Tagged in: dave gettleman

New York Giants fire coach Joe Judge after just two seasons

The New York Giants fired coach Joe Judge on Tuesday after his two losing seasons with the crew.

The move comes a day after general manager Dave Gettleman retired after four seasons on the job.

Judge, a first-time head coach, went 10-23 in his two years. He is the third consecutive Giants coach to be fired after two seasons or less, following Ben McAdoo (13-15) and Pat Shurmur (9-23), as the once-proud franchise stumbles through one of the worst 10-year stretches in its history.

The move comes after Judge was left dangling for most of the past two days. He operated Monday as if he would stay, holding a team meeting before speaking with ownership in the afternoon. But the Giants did not mention that Judge would return when they sent out a news release revealing Gettleman’s retirement.

Judge had more meetings scheduled with ownership on the direction of the team Tuesday. It was during one of those meetings that Judge was informed he would not return for a third season.

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Judge, 40, appeared safe until late in the season, when the Giants started spiraling out of control after losing quarterback Daniel Jones to injury. They couldn’t move the ball and scored more than 10 points once in those six games with Mike Glennon and then Jake Fromm, claimed off the Buffalo Bills’ practice squad, starting.

The Giants used three starting quarterbacks in a single season for the first time since 1992. That was in Ray Handley’s second season as head coach, and he too was fired after the season.

Giants ownership had wanted to keep Judge. Mara even gave Judge a vote of confidence earlier this campaign despite a slow start.

But an animated 11-minute ramble after a loss to the Chicago Bears two weeks ago rankled the organization, and running back-to-back quarterback sneaks from inside their own 5-yard line on second and third downs during Sunday’s 22-7 defeat to the Washington Football Team made Judge an easy target and the Giants a running joke.

The Giants were big spenders last offseason, and the expectation from ownership was that they would at least be playoff contenders.

But a slow start, 1-5 this season, doomed Judge. New York started 0-5 under him in 2020 and has missed the playoffs nine of the past 10 seasons.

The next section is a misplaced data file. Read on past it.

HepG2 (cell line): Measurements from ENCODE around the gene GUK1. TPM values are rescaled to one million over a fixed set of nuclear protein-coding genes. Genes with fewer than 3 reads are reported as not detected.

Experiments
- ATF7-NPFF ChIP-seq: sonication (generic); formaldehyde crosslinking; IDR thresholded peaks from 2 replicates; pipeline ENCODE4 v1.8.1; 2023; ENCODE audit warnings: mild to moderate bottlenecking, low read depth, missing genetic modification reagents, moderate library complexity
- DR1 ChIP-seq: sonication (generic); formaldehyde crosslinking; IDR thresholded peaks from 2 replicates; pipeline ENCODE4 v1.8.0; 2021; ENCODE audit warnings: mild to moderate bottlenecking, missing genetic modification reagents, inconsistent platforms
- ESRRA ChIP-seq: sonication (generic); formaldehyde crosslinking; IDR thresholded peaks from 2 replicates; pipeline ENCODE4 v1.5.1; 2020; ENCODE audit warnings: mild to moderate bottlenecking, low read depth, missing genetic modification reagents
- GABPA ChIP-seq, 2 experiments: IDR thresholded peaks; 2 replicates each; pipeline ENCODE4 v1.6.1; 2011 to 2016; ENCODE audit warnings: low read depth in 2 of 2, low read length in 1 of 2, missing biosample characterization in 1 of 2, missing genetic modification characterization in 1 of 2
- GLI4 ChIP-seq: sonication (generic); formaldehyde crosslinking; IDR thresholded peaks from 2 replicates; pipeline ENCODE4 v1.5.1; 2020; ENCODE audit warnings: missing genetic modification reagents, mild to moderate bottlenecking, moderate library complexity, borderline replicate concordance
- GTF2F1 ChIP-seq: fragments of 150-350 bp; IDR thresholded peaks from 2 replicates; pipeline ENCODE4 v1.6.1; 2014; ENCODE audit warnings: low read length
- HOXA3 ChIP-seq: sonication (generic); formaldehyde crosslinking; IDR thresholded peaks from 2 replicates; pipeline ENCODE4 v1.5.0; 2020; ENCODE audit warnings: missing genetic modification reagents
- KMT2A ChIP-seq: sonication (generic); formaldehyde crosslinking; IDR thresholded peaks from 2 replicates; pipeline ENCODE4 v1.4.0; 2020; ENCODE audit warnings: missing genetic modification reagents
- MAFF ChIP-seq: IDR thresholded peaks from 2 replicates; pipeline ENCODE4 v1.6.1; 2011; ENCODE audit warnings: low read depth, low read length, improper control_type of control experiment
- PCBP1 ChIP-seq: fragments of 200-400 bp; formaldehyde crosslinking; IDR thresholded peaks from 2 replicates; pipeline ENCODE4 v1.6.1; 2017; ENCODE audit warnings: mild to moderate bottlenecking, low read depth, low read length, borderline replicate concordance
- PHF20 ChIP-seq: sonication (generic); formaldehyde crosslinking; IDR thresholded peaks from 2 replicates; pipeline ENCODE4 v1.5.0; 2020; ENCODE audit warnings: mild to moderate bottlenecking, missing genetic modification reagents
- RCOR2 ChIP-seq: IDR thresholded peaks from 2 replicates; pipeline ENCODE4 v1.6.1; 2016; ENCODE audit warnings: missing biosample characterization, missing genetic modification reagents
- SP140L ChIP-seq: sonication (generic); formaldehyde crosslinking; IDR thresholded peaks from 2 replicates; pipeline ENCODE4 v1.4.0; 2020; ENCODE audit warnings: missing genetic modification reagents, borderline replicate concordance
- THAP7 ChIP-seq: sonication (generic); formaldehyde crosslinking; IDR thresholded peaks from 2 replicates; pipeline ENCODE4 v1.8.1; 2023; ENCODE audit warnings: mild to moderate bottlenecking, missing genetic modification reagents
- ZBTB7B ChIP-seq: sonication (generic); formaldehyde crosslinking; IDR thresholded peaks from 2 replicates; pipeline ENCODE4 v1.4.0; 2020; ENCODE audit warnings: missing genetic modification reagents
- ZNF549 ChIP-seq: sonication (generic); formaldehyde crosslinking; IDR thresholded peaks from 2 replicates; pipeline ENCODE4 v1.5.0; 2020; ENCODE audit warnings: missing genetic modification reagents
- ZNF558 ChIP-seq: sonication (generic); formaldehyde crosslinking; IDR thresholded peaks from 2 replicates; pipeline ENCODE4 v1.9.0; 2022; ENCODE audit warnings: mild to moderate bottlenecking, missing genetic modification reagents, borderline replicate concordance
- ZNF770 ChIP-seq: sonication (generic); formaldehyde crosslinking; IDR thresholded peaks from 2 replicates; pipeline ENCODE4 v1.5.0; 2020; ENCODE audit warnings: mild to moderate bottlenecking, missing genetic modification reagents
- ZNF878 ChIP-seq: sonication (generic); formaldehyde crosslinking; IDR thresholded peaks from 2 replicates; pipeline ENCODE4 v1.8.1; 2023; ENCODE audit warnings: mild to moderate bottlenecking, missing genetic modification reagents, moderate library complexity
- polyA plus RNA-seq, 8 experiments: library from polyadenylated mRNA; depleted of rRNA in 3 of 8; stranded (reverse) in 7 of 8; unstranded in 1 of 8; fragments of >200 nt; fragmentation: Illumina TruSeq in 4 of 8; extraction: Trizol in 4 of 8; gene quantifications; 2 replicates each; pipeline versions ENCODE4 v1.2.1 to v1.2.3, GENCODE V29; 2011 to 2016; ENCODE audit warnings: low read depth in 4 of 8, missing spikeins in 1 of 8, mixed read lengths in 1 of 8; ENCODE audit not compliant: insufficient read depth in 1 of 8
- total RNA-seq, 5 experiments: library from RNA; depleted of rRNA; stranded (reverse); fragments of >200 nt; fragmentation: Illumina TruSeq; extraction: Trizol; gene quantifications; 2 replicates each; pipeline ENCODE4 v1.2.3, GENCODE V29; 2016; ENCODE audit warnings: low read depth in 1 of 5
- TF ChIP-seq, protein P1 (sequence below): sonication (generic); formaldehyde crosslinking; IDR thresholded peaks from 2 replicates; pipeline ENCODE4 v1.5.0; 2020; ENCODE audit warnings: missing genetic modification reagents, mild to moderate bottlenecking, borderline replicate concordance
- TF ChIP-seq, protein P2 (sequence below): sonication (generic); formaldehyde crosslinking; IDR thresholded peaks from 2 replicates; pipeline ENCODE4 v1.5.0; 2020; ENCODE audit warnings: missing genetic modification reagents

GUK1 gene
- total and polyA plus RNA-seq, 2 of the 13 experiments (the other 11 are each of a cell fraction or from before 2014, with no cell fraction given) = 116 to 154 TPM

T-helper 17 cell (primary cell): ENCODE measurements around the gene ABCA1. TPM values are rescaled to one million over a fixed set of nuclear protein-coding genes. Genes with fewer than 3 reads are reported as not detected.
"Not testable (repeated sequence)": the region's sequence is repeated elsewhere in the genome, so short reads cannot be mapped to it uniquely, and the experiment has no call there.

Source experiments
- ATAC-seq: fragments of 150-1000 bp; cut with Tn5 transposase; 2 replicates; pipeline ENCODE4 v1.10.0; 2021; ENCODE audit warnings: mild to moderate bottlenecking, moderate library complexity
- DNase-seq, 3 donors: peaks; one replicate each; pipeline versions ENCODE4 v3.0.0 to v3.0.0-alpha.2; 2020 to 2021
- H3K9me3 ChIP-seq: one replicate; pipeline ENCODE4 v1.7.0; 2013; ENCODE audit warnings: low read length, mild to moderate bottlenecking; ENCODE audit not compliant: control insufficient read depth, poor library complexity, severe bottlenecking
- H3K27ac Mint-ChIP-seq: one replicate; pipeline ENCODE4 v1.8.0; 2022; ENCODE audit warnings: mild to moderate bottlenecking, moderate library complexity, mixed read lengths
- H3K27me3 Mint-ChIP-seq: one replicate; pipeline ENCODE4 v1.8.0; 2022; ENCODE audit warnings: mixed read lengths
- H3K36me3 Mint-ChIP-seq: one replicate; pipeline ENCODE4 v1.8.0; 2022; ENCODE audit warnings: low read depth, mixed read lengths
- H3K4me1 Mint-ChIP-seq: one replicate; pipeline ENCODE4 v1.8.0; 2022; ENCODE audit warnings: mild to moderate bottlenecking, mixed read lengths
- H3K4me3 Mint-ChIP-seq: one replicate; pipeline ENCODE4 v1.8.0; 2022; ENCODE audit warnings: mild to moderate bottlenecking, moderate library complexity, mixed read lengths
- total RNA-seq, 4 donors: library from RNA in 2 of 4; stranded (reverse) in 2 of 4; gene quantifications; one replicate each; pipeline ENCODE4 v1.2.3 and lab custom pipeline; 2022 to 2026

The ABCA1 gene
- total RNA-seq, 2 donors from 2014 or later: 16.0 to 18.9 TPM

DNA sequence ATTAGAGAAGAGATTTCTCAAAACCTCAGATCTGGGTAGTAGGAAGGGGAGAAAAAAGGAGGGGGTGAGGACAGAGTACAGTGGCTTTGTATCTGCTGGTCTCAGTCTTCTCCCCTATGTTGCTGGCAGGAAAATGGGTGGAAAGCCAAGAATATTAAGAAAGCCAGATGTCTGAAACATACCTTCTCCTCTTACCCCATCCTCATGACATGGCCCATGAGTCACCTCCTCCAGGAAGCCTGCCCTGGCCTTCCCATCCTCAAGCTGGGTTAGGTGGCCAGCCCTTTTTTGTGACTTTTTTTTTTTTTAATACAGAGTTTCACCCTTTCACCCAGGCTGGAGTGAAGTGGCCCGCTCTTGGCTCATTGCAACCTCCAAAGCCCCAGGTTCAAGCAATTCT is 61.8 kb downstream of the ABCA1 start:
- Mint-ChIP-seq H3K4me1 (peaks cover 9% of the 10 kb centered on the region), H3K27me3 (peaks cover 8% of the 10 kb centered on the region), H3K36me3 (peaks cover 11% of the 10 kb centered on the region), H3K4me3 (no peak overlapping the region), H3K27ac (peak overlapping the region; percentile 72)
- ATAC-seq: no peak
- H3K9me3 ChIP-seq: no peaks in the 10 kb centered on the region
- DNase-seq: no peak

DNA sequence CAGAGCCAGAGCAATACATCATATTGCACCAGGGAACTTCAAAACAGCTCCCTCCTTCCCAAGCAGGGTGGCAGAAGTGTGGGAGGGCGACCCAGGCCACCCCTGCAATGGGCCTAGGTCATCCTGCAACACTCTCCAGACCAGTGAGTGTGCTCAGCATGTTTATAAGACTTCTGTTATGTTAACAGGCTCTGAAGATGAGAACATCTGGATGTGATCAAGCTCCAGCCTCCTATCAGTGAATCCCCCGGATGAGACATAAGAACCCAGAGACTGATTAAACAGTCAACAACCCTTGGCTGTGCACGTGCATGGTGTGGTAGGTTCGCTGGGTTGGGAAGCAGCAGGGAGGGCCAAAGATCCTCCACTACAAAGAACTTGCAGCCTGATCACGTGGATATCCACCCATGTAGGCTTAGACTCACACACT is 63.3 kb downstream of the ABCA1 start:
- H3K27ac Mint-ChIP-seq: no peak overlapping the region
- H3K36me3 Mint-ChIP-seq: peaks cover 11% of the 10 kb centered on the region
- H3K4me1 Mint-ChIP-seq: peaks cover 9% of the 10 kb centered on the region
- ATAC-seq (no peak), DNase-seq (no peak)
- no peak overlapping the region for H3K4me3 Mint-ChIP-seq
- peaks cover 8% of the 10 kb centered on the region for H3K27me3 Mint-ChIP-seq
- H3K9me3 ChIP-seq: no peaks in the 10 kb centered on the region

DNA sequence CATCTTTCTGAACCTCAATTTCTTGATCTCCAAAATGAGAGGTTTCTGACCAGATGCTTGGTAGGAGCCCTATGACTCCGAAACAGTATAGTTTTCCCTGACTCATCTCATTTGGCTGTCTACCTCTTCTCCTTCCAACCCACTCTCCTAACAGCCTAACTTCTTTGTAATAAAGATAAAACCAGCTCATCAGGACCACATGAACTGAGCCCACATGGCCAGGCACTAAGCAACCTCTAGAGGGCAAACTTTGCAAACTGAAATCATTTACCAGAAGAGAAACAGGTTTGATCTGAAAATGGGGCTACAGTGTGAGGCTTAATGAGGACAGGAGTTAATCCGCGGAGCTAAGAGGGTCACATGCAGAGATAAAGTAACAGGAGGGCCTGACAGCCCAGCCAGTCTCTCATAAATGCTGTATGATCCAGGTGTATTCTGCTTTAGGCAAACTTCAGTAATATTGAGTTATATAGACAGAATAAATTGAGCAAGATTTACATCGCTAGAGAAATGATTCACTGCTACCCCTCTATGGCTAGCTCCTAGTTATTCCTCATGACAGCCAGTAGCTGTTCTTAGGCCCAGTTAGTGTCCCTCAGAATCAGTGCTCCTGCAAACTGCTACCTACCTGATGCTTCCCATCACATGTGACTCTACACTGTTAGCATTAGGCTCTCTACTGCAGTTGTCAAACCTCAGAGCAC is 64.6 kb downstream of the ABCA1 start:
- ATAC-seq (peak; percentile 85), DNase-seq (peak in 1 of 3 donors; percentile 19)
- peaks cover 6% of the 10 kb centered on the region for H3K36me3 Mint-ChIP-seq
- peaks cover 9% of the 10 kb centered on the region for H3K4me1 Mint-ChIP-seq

Judge’s .303 winning percentage is third worst in Giants franchise history, just above Shurmur, the man he replaced.

The Giants were among the league leaders in games missed due to injury this season. All their key offensive players — Jones, running back Saquon Barkley, left tackle Andrew Thomas, and wide receivers Kenny Golladay, Sterling Shepard and Kadarius Toney — missed at least two games.

Judge came to the Giants after eight seasons with the New England Patriots, mostly as the special-teams coordinator, and was highly recommended by Bill Belichick. Judge had previously worked under Nick Saban at Alabama.

New York lured Judge with a five-year contract. He was set to become the head coach at Mississippi State, his alma mater, before this opportunity arose. Two years and four days later, he’s out.

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Jason Garrett expected to return as New York Giants’ offensive coordinator

New York Giants offensive coordinator Jason Garrett is expected to return after a shaky campaign in which the team concluded 31st in total offense and points scored, a source told ESPN.

Although Garrett will stay, there will be some variations to the Giants’ offensive staff, among them the possibility of internal alterations when it comes to the responsibilities of those currently on staff. Increased responsibility for quarterbacks coach Jerry Schuplinski, wide receivers coach Tyke Tolbert and tight ends coach Freddie Kitchens is possible.

In addition, the Giants are searching for a new offensive line coach, with assistant line coach Ben Wilkerson and former Houston Texans line coach Mike Devlin among those being interviewed. Tolbert is also reportedly in the running to be the Minnesota Vikings’ offensive coordinator.

This was the anticipated outcome with Garrett despite the Giants’ offensive struggles, especially after the coaching carousel had spun for weeks and there was no word on his future. The belief is that some stability for quarterback Daniel Jones and the offense could be valuable. Jones has already had two offensive coordinators and systems in his first two NFL seasons.

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“As far as the potential of Jason leaving, of course it makes you a little antsy,” general manager Dave Gettleman said after the season. “Just imagine, anybody, any of you guys, having your fourth editor in four years. It’s the same thing. It’s no different. We’ll adjust and adapt and do what we have to do, and obviously anything we do moving forward, Daniel is a big part of it. We’re certainly conscious of that piece, to answer your question.”

Garrett, 54, came to New York after nine seasons as the Dallas Cowboys’ head coach.

But it was at the request of ownership that first-year coach Joe Judge looked at the former Giants backup quarterback to be his coordinator.

Despite Judge signing off on it, the marriage seemed arranged and wasn’t perfect in Year 1. It became obvious that Garrett might not be the perfect match with Judge when offensive line coach Marc Colombo was fired midseason. Colombo and Garrett had spent years together in Dallas. Colombo wasn’t happy that Judge was bringing in veteran offensive line coach Dave DeGuglielmo as a consultant, and the situation deteriorated from there.